As the management body believed that the recognition would be granted, classes and annual admissions continued. However, students were shocked to learn that the DCI was not going to recognise the college for various reasons.

Today, parents of the students held a meeting and decided to approach the Union Health Ministry. They want that the college should granted recognition for the sake of the careers of its 300 students. One of the parents, Mr P.S. Grewal, said the college had earlier been affiliated to Punjabi University at Patiala and subsequently to the Baba Farid University for Medical Sciences. He said students of the college had topped in the examinations conducted by these universities.

However, the parents are now being told that the admissions of there wards are not valid. Students of the first batch were likely to get their degrees this year. Now they have learnt that whatever they did in the past five years was without the permission of the DCI. “Should we presume that the labour put in by students in the past five years will go waste?” Mr Grewal said.Back


Cut in afternoon water supply opposed
From Kuldip Bhatia

LUDHIANA, Nov 18 — Despite strong opposition by public, many councillors and leaders of various political parties, the Municipal Corporation has withdrawn the afternoon water supply in the city from Friday. The MC had adopted a resolution in September to do this after the festival season.

There have been heated debates on this issue in the General House of the MC. Councillors, cutting across party lines, had opposed the proposal. Many of them said the move was like putting the cart before the horse. They said this was because the MC was not able to supply adequate water to even 60 per cent of the city residents.

The MC and the city Mayor, Mr Apinder Singh Grewal, supporting the move. The Mayor stressed the need for intensive efforts to conserve ground water in view of the rapid depletion of water table in the city. Some BJP councillors, partners in the ruling SAD-BJP coalition, refused to accept the proposal. It were the women councillors of Congress who openly came in support of the move and saw the proposal through.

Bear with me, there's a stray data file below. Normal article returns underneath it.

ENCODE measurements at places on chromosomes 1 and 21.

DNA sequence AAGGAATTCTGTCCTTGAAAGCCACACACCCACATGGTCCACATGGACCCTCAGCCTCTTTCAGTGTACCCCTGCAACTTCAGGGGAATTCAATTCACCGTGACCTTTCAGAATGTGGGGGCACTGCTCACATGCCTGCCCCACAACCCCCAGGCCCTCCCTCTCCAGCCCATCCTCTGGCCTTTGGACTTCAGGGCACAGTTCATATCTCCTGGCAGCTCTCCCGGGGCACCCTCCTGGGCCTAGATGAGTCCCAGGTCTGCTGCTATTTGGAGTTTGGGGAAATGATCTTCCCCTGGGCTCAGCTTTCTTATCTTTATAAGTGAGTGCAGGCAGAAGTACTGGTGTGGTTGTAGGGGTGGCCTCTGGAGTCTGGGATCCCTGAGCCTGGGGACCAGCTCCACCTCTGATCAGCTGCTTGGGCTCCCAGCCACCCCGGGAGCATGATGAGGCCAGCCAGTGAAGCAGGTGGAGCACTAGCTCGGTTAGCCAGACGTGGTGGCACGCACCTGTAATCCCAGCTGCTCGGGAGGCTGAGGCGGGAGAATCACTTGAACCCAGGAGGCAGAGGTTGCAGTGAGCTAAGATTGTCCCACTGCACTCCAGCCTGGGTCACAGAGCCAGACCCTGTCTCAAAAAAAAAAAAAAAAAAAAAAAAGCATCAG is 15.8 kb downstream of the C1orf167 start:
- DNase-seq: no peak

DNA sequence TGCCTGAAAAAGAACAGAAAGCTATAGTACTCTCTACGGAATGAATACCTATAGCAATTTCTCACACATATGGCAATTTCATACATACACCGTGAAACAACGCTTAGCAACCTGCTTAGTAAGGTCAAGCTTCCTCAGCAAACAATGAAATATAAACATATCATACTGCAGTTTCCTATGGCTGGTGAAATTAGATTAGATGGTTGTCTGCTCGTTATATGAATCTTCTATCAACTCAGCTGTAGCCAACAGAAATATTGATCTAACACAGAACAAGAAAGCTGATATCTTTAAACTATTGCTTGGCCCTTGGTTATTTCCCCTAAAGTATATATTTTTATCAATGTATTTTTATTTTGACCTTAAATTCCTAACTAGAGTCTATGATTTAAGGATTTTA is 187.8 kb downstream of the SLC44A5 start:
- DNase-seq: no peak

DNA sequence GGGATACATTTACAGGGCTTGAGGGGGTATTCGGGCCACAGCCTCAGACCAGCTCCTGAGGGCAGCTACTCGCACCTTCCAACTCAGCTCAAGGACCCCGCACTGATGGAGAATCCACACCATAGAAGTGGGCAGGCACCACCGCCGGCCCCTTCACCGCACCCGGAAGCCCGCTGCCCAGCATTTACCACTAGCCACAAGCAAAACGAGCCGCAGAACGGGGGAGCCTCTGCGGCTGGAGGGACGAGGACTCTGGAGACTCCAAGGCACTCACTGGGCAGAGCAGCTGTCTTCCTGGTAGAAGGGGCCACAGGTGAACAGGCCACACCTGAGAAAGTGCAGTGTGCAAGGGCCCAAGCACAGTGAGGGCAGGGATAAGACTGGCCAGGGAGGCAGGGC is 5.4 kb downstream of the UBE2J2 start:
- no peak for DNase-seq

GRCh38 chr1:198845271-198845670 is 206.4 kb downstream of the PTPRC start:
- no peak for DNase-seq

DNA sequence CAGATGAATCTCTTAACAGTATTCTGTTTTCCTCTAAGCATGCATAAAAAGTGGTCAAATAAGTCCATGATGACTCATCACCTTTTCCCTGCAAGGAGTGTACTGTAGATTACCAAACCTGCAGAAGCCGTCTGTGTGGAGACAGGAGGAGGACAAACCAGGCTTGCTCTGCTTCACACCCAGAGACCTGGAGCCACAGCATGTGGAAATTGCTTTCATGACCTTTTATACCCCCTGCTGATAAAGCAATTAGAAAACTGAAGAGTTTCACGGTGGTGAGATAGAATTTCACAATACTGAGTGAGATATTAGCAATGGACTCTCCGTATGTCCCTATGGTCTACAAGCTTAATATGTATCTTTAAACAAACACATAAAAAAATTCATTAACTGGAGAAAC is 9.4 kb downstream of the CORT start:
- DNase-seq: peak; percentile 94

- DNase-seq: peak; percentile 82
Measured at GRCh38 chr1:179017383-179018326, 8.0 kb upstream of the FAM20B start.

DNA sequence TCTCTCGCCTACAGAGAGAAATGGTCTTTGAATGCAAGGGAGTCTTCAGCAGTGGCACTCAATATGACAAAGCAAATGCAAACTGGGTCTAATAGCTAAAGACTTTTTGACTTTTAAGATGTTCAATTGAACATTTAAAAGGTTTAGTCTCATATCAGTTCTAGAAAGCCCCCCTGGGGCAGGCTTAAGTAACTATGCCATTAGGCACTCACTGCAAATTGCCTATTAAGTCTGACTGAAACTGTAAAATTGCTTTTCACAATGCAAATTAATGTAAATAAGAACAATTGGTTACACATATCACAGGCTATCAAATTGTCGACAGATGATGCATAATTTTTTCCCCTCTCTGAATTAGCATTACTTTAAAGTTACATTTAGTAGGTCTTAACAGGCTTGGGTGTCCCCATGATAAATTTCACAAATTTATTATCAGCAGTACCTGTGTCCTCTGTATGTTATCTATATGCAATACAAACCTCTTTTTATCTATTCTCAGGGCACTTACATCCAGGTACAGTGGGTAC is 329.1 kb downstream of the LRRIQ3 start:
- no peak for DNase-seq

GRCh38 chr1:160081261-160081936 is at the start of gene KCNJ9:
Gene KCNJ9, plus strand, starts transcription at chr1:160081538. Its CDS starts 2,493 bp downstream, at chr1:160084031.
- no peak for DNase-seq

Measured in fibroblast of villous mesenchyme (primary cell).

The Deputy Speaker of the Punjab Vidhan Sabha and the local BJP legislator, Mr Sat Pal Gosain, has openly supported the move. However, the leader of the party in the MC, Mr Pran Bhatia, has refused to follow suit. The councillor is a close confidant of Mr Gosain, but has made clear that he is against the move. He said, “We had opposed the proposal in the MC General House, knowing well that residents, particularly women, would not like a cut in their water supply. However, councillors of the Congress and women members of the House adopted a different stand and the proposal was adopted.”

Mr Bhatia, said in view of the widespread resentment among the people over the issue, his party had taken up the matter with the Commissioner of the MC and the Mayor. He said cutting the afternoon water supply would also affect the commercial and industrial sectors. “By the time shops and industrial establishments open every day, the morning water supply is over. This means that there will be no water supply for employees during the working hours. Our party will not accept the decision. If needed, we will raise the issue again in the MC General House meeting.

Some councillors of the Congress and independents were also upset due to the public reaction to the move. They fear that they will become a laughing stock if they publicly oppose the decision. This is because women councillors of the party were supporting the move. A Congress councillor, on the condition of anonymity, said the matter had not been discussed seriously in the party meeting. “The support shown by some of our councillors was a spontaneous action and not a planned move,” he said.

Meanwhile, the Punjab Pradesh Beopar Mandal has opposed the move. The General Secretary of the mandal, Mr Mohinder Aggarwal, and the Vice-President of the body, Mr Raju Bindra, said “We will take up the matter with the National Human Rights Commission and the Punjab and Haryana High Court.” Mr Aggarwal said the steps taken for water conservation were welcome, but the cut in the water supply was unjust.

He said it would have been better to reduce the time of water supply by one hour instead. Activists of the body said the city residents, including trade and industry bodies, would see that the decision was reviewed and the afternoon water supply restored.


Undertrial escapes from police custody
Tribune News Service